Etymology
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efficient (adj.)
late 14c., "making, producing immediate effect, active, effective," from Old French efficient and directly from Latin efficientem (nominative efficiens) "effective, efficient, producing, active," present participle of efficere "work out, accomplish," from assimilated form of ex "out" (see ex-) + facere "to do" (from PIE root *dhe- "to set, put"). Meaning "productive, skilled" is from 1787. Related: Efficiently.
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causality (n.)

c. 1600, "that which constitutes a cause," from causal + -ity. From 1640s as "the relation of cause to effect."

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workmanlike (adj.)
"efficient, no-nonsense," 1739, from workman + like (adj.).
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efficiency (n.)

1590s, "power to accomplish something," from Latin efficientia "efficient power; efficiency; influence" (from efficientem; see efficient) + -cy. In mechanics, "ratio of useful work done to energy expended," from 1858. Attested by 1951 as short for efficiency apartment (itself from 1917).

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inefficient (adj.)
1748, "not producing or incapable of producing the desired effect," from in- (1) "not, opposite of" + efficient. Related: Inefficiently.
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rustler (n.)

1820, "one who or that which rustles" (a leaf, a bird), agent noun from rustle (v.). The American English meaning "cattle thief" is by 1882; earlier it meant "active, efficient person" (1872).

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coefficient (n.)

also co-efficient, c. 1600, "that which unites in action with something else to produce a given effect," from co- + efficient. Probably influenced by Modern Latin coefficiens, which was used in mathematics in 16c., introduced by French mathematician François Viète (1540-1603). As an adjective, "acting in union to the same end," from 1660s. Related: Coefficiency.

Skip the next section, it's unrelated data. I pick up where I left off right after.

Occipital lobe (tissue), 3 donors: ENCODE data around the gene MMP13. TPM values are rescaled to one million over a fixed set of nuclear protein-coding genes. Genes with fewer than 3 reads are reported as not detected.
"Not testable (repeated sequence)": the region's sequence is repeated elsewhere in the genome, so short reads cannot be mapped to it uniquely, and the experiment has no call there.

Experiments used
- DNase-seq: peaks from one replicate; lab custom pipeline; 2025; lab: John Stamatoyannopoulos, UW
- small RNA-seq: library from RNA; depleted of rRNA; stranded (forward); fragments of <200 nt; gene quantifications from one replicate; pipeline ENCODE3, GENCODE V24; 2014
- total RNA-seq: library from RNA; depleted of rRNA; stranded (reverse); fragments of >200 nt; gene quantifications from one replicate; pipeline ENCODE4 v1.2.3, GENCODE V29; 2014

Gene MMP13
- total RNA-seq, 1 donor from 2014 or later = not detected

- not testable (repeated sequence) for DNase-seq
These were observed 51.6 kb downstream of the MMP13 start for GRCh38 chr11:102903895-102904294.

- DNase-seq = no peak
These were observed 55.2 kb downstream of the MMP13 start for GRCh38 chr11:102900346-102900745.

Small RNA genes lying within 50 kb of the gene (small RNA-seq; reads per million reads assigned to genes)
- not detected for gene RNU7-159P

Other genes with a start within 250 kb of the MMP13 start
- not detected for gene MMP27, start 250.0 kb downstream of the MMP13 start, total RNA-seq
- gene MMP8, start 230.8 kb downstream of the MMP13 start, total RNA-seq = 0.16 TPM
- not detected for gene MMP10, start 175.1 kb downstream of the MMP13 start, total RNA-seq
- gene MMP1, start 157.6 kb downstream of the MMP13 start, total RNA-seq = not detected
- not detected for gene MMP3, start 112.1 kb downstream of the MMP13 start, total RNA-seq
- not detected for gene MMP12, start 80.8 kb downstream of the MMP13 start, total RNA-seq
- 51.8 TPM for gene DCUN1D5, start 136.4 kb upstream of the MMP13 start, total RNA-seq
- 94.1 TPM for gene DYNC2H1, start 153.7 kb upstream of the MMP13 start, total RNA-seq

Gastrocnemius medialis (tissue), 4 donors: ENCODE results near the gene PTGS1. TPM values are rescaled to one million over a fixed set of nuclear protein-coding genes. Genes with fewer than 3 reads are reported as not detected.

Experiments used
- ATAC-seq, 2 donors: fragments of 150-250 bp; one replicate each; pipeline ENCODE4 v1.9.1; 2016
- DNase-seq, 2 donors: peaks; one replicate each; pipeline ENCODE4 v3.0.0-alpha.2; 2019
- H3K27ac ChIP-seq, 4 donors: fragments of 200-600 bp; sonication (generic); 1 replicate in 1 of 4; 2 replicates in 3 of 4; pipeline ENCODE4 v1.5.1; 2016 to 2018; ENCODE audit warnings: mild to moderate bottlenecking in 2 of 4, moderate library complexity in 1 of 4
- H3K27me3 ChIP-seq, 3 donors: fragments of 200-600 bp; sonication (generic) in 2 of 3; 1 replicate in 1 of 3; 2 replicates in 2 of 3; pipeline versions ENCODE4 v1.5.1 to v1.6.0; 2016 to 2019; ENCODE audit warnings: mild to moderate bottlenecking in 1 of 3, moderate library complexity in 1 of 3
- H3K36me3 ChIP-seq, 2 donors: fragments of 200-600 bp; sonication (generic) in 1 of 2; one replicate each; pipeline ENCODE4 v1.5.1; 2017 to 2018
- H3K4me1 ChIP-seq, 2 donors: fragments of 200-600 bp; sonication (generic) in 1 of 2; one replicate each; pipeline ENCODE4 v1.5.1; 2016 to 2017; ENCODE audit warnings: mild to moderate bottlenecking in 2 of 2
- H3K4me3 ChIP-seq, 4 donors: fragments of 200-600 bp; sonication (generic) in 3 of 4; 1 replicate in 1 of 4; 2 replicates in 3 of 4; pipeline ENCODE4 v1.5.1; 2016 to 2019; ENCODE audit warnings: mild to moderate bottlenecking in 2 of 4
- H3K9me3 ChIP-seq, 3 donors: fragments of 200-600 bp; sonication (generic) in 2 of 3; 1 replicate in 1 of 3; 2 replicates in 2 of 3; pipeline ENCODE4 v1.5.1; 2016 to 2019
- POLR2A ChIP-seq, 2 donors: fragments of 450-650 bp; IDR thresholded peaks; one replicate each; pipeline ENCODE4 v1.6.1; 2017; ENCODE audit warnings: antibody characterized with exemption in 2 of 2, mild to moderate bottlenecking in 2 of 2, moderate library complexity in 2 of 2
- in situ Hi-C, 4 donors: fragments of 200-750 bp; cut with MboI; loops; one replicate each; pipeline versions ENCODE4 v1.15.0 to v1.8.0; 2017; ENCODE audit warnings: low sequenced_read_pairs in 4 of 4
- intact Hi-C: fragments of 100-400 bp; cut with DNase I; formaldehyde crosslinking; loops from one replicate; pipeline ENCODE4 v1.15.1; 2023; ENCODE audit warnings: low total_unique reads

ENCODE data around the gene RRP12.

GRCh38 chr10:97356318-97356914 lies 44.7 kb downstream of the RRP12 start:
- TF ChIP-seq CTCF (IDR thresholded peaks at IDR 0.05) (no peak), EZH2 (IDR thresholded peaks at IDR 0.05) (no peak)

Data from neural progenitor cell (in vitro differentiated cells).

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efficacious (adj.)
"sure to have the desired effect" (often of medicines), 1520s, from Latin efficaci-, stem of efficax "powerful, effectual, efficient," from stem of efficere "work out, accomplish" (see effect (n.)) + -ous. Related: Efficaciously; efficaciousness.
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inefficacy (n.)
"want of force or virtue to produce the desired effect," 1610s, from Late Latin inefficacia, from inefficacem (nominative inefficax), from in- "not, opposite of" (see in- (1)) + Latin efficax "powerful, effectual, efficient" (see efficacy).
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efficacy (n.)
1520s, from Latin efficacia "efficacy, efficiency," from efficax (genitive efficacis) "powerful, effectual, efficient," from stem of efficere "work out, accomplish" (see effect (n.)). Earlier in same sense was efficace (c. 1200), from Old French eficace (14c.), from Latin efficacia; also efficacite (early 15c.), from Latin efficacitatem.
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